As a Keene State College professor, husband and father to many amphibians, Dr. Ryan Woodcock has a passion for life.
Posters of arachnid diagrams, Star Wars episodes and even a personal library of scientific literature surround every aspect of his work space. His office also housed a handful of fish tanks filled with various forms of life, including axolotls.
Woodcock is a recent addition to the KSC biology department, but is no beginner to academia.
With contributions to over 10 publications, along with an extensive employment history at various other colleges and universities, Woodcock said his true passion is teaching.
“Teaching is my first love. It’s something that I’ve worked at and I have a natural love for,” Woodcock said. Woodcock’s personal research involves body part regeneration in flatworms known as planarians. Planarians are an excellent model organism in biology, and are known for quickly regenerating large parts of their body. Even after decapitation, regeneration only takes a few days, according to Woodcock.
As a child observing the natural world, his interests for biology began long before university and even high school.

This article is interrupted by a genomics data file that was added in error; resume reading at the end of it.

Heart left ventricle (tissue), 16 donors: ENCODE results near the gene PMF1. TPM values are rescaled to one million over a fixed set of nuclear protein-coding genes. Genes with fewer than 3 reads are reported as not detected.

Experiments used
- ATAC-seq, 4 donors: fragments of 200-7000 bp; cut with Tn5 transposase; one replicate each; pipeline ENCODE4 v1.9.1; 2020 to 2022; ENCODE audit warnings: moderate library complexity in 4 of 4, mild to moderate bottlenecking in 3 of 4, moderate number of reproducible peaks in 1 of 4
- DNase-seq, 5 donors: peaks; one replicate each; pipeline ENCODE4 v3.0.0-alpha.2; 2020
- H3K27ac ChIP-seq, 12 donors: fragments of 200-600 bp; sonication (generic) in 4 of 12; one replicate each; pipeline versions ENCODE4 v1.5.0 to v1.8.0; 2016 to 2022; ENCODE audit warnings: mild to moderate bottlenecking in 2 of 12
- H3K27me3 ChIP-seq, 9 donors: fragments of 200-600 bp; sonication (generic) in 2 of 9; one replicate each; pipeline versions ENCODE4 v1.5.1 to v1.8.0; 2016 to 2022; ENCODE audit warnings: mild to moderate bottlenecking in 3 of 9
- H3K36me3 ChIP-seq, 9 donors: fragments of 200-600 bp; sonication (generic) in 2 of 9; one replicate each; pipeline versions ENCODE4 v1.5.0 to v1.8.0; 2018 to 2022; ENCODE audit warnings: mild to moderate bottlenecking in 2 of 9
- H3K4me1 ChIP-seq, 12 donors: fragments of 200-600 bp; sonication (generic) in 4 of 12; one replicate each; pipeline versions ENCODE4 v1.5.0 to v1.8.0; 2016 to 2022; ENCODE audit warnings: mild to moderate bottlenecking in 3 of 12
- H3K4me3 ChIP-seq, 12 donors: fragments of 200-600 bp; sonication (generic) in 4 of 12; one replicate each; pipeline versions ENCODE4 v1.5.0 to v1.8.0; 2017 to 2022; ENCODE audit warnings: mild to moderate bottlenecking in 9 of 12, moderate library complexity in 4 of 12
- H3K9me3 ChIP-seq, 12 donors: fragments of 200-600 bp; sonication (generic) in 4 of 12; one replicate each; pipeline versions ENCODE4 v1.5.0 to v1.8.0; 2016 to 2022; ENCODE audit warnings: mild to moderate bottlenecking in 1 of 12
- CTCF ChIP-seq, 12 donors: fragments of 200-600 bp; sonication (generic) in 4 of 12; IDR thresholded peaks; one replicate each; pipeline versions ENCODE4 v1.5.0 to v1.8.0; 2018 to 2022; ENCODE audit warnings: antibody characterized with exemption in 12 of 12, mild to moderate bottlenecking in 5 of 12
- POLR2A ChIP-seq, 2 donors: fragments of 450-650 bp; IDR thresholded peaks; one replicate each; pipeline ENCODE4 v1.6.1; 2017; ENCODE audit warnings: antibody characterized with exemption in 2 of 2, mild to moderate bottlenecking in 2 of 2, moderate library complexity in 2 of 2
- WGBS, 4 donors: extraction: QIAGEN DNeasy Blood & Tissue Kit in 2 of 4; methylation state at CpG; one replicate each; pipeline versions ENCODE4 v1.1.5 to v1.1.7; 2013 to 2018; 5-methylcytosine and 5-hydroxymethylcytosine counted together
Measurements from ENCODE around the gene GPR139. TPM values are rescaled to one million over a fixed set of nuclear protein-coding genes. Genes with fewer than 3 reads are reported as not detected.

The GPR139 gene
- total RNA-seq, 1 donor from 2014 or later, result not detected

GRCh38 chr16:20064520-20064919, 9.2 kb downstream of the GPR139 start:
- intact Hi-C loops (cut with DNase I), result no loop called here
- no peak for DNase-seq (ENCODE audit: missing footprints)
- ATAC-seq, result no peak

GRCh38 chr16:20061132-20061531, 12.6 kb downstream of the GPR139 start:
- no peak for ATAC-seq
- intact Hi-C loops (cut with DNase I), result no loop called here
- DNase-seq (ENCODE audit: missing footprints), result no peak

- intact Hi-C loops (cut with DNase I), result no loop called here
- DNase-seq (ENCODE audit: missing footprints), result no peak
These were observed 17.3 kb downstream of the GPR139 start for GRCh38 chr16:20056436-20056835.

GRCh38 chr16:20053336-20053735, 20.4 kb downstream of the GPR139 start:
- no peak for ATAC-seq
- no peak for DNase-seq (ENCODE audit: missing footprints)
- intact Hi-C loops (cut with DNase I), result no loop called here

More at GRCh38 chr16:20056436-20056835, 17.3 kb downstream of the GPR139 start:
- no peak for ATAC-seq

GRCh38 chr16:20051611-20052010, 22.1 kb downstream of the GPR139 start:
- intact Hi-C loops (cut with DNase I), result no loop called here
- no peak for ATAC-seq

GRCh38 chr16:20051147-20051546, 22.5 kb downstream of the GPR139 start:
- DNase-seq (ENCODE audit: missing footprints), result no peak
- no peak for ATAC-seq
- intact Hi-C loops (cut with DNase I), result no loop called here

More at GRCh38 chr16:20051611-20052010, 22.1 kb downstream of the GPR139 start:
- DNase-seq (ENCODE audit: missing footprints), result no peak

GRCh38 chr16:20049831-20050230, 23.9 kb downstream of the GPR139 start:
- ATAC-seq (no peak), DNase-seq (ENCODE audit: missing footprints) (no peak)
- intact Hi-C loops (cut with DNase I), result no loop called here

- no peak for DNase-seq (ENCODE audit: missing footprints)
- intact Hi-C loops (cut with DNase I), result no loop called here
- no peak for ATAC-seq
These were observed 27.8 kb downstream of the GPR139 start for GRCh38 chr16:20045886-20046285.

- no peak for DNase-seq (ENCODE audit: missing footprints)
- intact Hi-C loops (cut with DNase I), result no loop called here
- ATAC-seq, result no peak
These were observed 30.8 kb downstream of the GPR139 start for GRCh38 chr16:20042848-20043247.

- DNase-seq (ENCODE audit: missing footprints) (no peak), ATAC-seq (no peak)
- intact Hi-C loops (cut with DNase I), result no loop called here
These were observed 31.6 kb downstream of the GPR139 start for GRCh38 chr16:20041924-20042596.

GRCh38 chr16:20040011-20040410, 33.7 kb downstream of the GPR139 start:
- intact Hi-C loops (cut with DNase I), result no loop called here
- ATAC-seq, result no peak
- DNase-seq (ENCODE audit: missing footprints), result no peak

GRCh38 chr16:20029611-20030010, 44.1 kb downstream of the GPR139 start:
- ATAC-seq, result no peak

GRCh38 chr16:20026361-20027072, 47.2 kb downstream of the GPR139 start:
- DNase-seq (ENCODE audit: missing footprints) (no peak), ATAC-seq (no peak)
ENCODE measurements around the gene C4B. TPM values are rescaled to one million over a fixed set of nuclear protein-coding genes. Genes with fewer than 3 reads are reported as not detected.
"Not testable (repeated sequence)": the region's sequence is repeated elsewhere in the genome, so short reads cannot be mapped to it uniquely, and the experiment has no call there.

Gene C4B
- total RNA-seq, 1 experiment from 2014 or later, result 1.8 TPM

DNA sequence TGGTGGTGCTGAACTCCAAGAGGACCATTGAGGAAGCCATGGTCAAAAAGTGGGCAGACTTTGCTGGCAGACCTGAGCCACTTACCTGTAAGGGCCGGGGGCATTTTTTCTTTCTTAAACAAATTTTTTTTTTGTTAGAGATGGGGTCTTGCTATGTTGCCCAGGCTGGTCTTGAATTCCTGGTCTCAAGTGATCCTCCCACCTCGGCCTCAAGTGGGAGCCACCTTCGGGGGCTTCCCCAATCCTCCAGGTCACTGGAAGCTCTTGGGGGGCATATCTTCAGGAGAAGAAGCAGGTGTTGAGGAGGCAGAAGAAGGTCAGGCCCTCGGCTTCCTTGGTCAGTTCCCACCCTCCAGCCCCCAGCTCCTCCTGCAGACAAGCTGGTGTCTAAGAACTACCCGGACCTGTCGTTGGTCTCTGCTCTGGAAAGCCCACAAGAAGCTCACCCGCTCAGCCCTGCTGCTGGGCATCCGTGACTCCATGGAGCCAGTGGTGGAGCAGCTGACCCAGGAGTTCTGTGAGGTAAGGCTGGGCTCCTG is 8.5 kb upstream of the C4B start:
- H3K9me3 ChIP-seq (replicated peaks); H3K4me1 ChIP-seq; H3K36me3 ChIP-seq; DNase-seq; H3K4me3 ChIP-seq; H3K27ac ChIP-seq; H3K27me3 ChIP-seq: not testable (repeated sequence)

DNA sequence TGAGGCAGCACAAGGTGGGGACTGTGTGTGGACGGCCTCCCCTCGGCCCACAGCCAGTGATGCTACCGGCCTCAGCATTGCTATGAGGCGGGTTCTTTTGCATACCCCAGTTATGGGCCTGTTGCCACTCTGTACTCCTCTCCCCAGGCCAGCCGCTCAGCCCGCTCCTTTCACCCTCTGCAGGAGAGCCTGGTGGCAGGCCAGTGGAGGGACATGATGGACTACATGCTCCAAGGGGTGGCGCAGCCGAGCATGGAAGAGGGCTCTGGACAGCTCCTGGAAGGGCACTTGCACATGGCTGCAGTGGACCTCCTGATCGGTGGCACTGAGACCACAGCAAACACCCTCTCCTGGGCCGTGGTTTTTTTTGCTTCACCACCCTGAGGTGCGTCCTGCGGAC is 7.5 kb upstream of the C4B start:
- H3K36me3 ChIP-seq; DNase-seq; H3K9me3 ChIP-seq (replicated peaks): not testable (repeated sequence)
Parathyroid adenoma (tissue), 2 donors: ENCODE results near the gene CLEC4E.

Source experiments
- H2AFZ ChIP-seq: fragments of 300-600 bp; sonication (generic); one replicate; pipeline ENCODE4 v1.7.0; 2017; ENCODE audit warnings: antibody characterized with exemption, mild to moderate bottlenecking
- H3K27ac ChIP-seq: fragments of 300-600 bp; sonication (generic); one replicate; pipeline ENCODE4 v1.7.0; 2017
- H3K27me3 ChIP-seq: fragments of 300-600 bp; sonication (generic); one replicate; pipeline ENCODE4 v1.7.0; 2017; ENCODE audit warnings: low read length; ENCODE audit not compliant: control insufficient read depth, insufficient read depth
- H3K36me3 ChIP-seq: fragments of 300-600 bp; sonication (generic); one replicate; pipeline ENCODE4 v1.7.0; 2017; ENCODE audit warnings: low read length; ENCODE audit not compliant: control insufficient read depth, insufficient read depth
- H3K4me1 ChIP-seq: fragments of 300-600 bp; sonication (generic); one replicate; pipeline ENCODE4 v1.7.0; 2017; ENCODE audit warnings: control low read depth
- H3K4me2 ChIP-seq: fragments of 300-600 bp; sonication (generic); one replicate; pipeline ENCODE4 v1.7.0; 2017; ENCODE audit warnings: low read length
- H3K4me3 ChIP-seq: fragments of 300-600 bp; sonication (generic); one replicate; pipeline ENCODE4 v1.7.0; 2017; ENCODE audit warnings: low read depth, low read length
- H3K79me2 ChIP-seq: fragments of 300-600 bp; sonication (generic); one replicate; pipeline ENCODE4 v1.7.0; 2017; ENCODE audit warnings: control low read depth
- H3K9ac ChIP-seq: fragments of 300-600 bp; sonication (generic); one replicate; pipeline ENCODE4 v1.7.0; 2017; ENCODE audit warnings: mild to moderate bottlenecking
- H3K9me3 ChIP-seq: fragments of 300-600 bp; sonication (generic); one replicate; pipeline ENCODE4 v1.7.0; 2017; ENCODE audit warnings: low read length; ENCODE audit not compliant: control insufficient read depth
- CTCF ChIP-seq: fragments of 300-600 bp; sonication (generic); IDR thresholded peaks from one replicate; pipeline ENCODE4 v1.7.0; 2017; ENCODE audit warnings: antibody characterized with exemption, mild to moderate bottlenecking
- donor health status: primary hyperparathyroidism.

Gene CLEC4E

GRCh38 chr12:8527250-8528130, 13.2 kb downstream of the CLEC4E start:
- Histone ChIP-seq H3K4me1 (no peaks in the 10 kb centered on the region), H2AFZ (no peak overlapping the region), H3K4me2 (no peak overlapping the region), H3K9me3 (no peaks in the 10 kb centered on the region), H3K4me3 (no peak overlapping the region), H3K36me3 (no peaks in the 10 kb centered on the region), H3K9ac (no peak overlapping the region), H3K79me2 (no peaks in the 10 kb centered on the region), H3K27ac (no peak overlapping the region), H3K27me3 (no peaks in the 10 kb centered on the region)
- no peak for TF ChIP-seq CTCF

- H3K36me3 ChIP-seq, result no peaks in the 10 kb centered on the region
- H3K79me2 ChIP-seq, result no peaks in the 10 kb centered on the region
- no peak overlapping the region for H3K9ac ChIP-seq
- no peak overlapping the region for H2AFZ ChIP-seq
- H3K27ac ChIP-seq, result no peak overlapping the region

“I was definitely that weird little kid that loved dinosaurs right before I went into kindergarten, and it always stuck with me from that point forward. I was keeping salamanders and newts as pets, and I would have opportunities to bring them to class. It was the beginning of my love as an educator.”
Sophomore biology major Callum Yule, who works with Woodcock, spends close to 20 hours per week on research Woodcock oversees. “I frequently work with Dr. Woodcock both inside and outside of the laboratory. I admire Dr. Woodcock for his invaluable experience and ceaseless flow of knowledge and suggestions,” Yule said.
Yule said he rarely speaks with Woodcock after lab hours since they are self-sufficient and work independently.
Woodcock is just one recent addition to the biology department. Dr. Priyanka Roy Chowdhury, a first-year assistant professor, uses daphnia as model organisms to understand environmental changes induced by humans. Daphnia are small crustaceans that are broadly termed “water fleas,” but have no relation to the insect. They are used in fish food and have unique characteristics useful in biological studies.
Apart from researching and teaching, Dr. Woodcock lives with his wife exploring other topics of interest, such as watching history videos, caring for his house-raised axolotls and watching movies.
Garrett McNamee can be contacted at email@example.com